The World's Greatest Detective
Sherlock Holmes, the world renowned fictional British detective is at it again in Sherlock Holmes: Crimes and Punishments. Heavily inspired by the old school literature mixed with a bit of the new school seen in films and the TV show Sherlock, Crimes and Punishments sets out to make a name for itself not just for fans of mystery and crime drama, but for anyone looking for a truly thought provoking game that tugs at the player's sense of morality as well. Now you're wondering: “Does it? Will it really have players questioning their outcomes as each case progresses?” This is a great mystery that you, the reader, will have answered shortly. Let us take a look at all the evidence.
Exhibit A: Freedom Of Choice
Crimes and Punishments opens with the bit of witty comedic banter between Watson and Sherlock that fans will appreciate, as Watson dodges around Sherlock's parlor avoiding gunfire from the blindfolded detective. This is the first of many mini-games presented throughout to break up the investigations and downtime of putting the clues together as you guide Watson from cover to cover. After the gun is emptied, Sherlock is presented with his first case as his expertise is called upon by Scotland Yard. A murder has taken place, and it's up to Sherlock to find out who the culprit is and his motives.
The game picks up nearly as soon as the first case is underway with the emphasis that each clue you inspect, each thought you have, each and every witness you speak to, can drastically change the outcome the player will reach as they proceed. The developers were not joking when they flaunted 6-10 different outcomes per case, enabling a lot of replay value as well as allowing the player to essentially create their own story of success (or failure) as they press onward. While each case has one definite guilty party which is supposed to be the proper outcome, the game doesn't slam the wrong outcome in your face. In fact, at the end of each case you have the option to see if who you pinned the charges on was the right one or not, and it plays out nicely as an optional spoiler if you wish.
For example, at the end of the first case I thought I had the charges pinned on the right person. I thought it couldn't possibly be anyone else with all the evidence at hand... I was wrong. The game doesn't tell you who the guilty party is however, it will just tell you if you were right or wrong. From then on, I resisted the urge to see if I was right or not, opting instead to press on because, after all, Sherlock wouldn't have that luxury of seeing if he was wrong or not just by looking at a sheet of paper when the case is closed.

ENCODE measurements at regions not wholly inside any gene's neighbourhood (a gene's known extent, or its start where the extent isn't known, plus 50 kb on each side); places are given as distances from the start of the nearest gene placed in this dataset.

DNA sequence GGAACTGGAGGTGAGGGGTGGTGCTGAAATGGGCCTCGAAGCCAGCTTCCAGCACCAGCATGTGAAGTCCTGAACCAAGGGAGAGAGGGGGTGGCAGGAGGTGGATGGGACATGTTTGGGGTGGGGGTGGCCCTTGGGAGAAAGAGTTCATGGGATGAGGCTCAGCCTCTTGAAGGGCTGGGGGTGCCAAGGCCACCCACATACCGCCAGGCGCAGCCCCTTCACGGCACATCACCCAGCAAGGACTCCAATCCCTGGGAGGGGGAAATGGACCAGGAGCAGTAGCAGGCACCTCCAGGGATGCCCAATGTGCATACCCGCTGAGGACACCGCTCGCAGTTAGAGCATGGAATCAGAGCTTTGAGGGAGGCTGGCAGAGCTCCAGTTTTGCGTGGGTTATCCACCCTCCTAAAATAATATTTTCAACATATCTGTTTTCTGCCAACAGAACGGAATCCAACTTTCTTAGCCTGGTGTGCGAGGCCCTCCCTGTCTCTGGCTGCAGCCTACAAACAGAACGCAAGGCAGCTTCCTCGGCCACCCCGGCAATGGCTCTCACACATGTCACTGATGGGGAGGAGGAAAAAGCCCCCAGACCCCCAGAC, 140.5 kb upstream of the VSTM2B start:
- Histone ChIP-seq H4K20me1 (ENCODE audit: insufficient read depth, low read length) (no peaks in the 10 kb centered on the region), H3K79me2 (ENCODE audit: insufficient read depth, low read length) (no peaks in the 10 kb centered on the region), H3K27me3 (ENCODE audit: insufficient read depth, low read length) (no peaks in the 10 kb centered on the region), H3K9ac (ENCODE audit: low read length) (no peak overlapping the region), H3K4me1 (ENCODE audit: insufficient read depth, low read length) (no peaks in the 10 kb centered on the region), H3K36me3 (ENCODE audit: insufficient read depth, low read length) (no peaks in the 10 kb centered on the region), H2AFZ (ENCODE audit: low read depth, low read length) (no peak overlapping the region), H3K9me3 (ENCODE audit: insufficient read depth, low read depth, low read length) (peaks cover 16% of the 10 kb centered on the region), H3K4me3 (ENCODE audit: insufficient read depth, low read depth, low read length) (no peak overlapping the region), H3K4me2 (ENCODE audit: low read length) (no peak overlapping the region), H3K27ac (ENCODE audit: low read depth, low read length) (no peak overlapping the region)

This freedom of choice is the biggest draw to the game and succeeds where other mystery titles in recent years have failed. It lets you investigate and come to a conclusion on your own terms and hopefully it's the right solution but don't expect the game to slap your hand and say "WRONG" in the event of a mistake.
Exhibit B: Building Leads And Playing Games
The game plays out in various ways. Exploring rather limited but in depth areas, utilizing your detective abilities, and ultimately putting the pieces together to come to a conclusion. Starting first with the environments, there are several throughout the game but they are mostly small, spanning a few rooms at most but it fits the style of gameplay. To get between them, you'll take a horse drawn carriage which serves as a loading screen but also allows you to look over your notes and clues and draw deductions if you wish to. This is a rather creative way to go about it and I was happy to know I wouldn't just have to stare at Sherlock reading during the frequent back and forths between multiple locations which many of the cases require. It also mixes in two gameplay elements that serve as a way of letting you catch things that others wouldn't, coined simply as "Sherlock Vision".
Freedom of choice leads to amazing replay value, beautiful environments, almost all of the voice acting, great story, enjoyable gameplay; minigames don't feel like filler but rather an integral part of the experience.
A few of the side characters have lackluster voice acting, the ability to skip certain sequences offers a path of less resistance which goes against the point of a challenge, ability to check if you got the right suspect or not at the end of a case goes s